Look out for obvious deviations in fluency or style from the candidate’s other work, and for substantial amounts of work produced which you have not seen in previous lessons. You may find that typing some of the suspected text into a search engine within “speech marks” helps to identify whether it comes from an existing website or not.
Some candidates attempting to pass off others’ work as their own use so-called ‘article spinners’. These are web-based tools that disguise copied material by replacing key words with their synonyms, producing material that is structurally identical to the original but features subtly different vocabulary. As demonstrated in the example below, the prose generated by ‘spinning’ can seem superficially impressive at a glance, but clearly lacks coherence when read attentively.
An example of text produced using a ‘spinning’ tool is provided below.
Learning is the process of acquiring new or modifying existing knowledge, behaviours, skills, values, or preferences. The ability to learn is possessed by humans, animals, and some machines; there is also evidence for some kind of learning in some plants. Some learning is immediate, induced by a single event (e.g. being burned by a hot stove), but much skill and knowledge accumulates from repeated experiences. The changes induced by learning often last a lifetime, and it is hard to distinguish learned material that seems to be "lost" from that which cannot be retrieved. 1.
Learning is the way toward procuring new or changing existing information, practices, abilities, qualities, or inclinations. The capacity to learn is controlled by people, creatures, and a few machines; there is additionally prove for some sort of learning in a few plants. Some learning is prompt, initiated by a solitary occasion (e.g. being singed by a hot stove), however much aptitude and learning amasses from rehashed encounters. The progressions actuated by adapting regularly endure forever, and it is difficult to recognize learned material that is by all accounts "lost" from that which can't be recovered. 2.
Look out for candidate work that displays unusually grand or overstated vocabulary (‘progressions actuated’), especially alongside awkward or faulty phrasing (‘there is additionally prove for’). 'Spun’ text of this type is still plagiarism. It is not acceptable in material submitted for assessment. You will already be familiar with your candidates’ usual standard of work, so be wary of any inconsistencies in their usual style and level of performance.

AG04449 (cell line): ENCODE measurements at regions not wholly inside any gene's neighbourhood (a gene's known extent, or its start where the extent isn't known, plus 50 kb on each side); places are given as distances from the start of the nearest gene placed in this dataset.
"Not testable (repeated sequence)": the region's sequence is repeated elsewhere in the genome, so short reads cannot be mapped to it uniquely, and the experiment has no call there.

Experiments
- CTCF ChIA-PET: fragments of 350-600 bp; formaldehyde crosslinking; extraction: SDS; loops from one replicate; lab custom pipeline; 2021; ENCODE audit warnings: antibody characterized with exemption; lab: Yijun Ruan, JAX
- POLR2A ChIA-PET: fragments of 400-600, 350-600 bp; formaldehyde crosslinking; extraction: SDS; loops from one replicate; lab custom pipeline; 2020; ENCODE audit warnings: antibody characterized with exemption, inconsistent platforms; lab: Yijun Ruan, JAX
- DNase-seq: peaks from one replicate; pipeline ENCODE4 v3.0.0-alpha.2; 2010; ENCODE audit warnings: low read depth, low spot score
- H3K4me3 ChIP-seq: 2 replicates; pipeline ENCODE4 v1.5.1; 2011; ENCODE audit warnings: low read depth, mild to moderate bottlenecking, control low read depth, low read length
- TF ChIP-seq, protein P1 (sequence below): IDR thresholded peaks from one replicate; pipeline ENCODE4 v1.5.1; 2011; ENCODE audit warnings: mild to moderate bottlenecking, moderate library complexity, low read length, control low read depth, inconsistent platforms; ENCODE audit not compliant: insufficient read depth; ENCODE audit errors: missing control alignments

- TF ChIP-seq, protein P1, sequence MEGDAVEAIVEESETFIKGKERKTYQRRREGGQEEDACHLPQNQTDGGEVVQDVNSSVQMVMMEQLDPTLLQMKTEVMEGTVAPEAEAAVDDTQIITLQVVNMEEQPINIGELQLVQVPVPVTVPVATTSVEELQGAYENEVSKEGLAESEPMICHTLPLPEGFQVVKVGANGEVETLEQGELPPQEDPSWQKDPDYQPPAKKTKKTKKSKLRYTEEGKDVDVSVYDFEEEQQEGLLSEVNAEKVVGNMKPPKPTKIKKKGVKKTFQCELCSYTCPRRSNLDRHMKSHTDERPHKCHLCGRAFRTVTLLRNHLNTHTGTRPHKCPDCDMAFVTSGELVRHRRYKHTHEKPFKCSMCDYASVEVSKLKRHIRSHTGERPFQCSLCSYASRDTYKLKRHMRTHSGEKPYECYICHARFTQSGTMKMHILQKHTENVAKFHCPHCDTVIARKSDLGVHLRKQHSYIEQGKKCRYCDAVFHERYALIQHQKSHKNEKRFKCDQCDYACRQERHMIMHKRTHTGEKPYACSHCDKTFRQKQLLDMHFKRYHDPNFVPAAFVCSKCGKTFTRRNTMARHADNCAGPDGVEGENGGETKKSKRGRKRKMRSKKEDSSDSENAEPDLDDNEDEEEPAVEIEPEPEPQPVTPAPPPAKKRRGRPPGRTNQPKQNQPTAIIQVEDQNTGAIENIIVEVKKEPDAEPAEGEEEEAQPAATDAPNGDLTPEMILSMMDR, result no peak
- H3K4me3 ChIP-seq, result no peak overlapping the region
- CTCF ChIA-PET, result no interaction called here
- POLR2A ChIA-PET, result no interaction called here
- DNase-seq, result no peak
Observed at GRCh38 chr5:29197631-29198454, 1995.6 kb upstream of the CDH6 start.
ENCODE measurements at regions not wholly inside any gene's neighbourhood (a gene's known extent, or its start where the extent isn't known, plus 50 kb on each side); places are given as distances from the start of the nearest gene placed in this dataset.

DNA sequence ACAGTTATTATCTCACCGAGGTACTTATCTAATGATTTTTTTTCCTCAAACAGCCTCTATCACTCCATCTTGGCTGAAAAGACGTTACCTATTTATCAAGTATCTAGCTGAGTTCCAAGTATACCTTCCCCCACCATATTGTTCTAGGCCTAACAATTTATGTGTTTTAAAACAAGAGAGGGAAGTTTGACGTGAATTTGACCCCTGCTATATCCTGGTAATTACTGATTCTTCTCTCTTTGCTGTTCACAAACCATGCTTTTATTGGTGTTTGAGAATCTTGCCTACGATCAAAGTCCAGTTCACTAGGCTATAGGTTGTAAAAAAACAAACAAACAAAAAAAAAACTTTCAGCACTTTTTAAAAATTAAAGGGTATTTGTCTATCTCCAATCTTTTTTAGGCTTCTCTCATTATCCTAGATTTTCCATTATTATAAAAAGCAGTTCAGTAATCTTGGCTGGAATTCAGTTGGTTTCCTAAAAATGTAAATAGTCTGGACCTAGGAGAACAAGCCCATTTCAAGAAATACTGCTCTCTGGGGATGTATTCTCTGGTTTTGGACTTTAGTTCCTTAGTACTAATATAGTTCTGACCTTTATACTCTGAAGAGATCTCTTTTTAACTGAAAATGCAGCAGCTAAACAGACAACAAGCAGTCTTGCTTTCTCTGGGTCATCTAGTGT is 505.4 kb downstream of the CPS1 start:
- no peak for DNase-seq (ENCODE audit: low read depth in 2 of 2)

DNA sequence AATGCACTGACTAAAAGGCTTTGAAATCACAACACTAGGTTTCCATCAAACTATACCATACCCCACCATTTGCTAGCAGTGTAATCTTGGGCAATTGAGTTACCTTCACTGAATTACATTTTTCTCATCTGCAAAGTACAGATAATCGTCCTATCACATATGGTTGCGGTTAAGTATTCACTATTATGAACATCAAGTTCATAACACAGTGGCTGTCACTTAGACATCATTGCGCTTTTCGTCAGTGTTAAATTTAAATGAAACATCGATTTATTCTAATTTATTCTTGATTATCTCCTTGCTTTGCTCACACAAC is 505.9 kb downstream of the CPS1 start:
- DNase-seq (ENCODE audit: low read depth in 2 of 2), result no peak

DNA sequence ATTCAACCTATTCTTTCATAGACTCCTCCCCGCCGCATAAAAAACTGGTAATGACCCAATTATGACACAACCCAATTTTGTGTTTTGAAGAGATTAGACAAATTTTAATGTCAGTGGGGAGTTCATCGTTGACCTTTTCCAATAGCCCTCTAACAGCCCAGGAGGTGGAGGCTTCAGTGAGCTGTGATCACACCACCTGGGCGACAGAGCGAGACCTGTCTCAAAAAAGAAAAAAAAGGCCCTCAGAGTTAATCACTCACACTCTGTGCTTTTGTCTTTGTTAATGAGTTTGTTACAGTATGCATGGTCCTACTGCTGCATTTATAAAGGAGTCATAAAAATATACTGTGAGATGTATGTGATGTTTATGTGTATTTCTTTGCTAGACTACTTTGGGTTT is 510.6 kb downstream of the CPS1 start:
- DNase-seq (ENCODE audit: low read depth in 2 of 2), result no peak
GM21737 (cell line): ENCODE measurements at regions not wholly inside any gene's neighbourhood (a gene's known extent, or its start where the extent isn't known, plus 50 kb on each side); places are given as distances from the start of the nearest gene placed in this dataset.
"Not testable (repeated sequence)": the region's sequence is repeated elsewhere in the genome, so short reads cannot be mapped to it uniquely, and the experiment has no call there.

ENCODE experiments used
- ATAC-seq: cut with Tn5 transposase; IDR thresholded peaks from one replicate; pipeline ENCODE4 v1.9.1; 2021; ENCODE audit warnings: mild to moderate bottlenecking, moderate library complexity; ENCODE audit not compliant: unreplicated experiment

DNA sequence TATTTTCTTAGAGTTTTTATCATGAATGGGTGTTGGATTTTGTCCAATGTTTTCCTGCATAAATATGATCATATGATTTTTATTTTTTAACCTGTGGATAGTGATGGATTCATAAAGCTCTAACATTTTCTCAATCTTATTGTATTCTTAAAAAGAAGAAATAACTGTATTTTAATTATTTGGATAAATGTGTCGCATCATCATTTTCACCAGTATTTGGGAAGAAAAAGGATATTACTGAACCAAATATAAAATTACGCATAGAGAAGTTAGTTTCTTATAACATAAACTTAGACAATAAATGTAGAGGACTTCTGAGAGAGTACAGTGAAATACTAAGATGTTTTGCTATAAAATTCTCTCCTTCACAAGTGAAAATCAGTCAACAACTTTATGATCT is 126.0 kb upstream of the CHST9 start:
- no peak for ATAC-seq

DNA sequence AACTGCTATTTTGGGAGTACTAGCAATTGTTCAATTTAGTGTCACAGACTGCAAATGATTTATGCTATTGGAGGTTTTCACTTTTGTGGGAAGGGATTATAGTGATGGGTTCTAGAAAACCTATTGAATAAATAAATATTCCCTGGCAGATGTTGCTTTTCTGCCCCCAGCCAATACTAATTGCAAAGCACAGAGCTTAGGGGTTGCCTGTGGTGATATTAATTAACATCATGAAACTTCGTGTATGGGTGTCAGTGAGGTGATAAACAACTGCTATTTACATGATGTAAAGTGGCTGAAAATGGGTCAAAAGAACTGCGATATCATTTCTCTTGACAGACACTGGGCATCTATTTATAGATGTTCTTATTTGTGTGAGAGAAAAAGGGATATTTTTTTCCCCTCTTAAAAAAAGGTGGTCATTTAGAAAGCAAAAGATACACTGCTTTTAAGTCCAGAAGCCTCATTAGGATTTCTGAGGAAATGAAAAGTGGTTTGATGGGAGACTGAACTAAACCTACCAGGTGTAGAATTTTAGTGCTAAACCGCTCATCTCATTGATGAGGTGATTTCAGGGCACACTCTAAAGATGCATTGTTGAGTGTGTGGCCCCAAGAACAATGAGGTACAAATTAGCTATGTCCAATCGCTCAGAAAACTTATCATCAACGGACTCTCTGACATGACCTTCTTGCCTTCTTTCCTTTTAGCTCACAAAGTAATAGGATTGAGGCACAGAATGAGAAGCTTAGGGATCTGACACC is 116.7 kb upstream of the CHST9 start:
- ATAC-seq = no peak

Depending on the type of component that you teach, you may have the opportunity to set the questions or the topics that candidates use as the basis for their coursework. If so, try to vary these from year to year, so that there is less opportunity for candidates to use material written by a candidate in a previous year. It may also be appropriate to encourage candidates to select their own topic and to relate their work to their own personal experience, or to specify that candidates use one or more source written in the last 12 months.
Where the rules of the syllabus allow it, you may find it helpful to see and check candidates’ work regularly, looking at the sources they are using at regular intervals. Encourage candidates to annotate their source material to make it clear how they are using it in their work.
Asking candidates to explain verbally what they mean by a certain phrase or paragraph in their work is an effective way to check whether they understand what it is they have written. You could take this further by asking them to deliver a presentation about their coursework topic. You could also consider asking them to write a sentence or two about a source they have cited in their bibliography.
You can find further information on preventing and identifying plagiarism in the University of Cambridge referencing guidance
1. 'Learning' from the English Wikipedia (accessed 5 July 2018)
2. Generated using Spinbot (accessed 5 July 2018)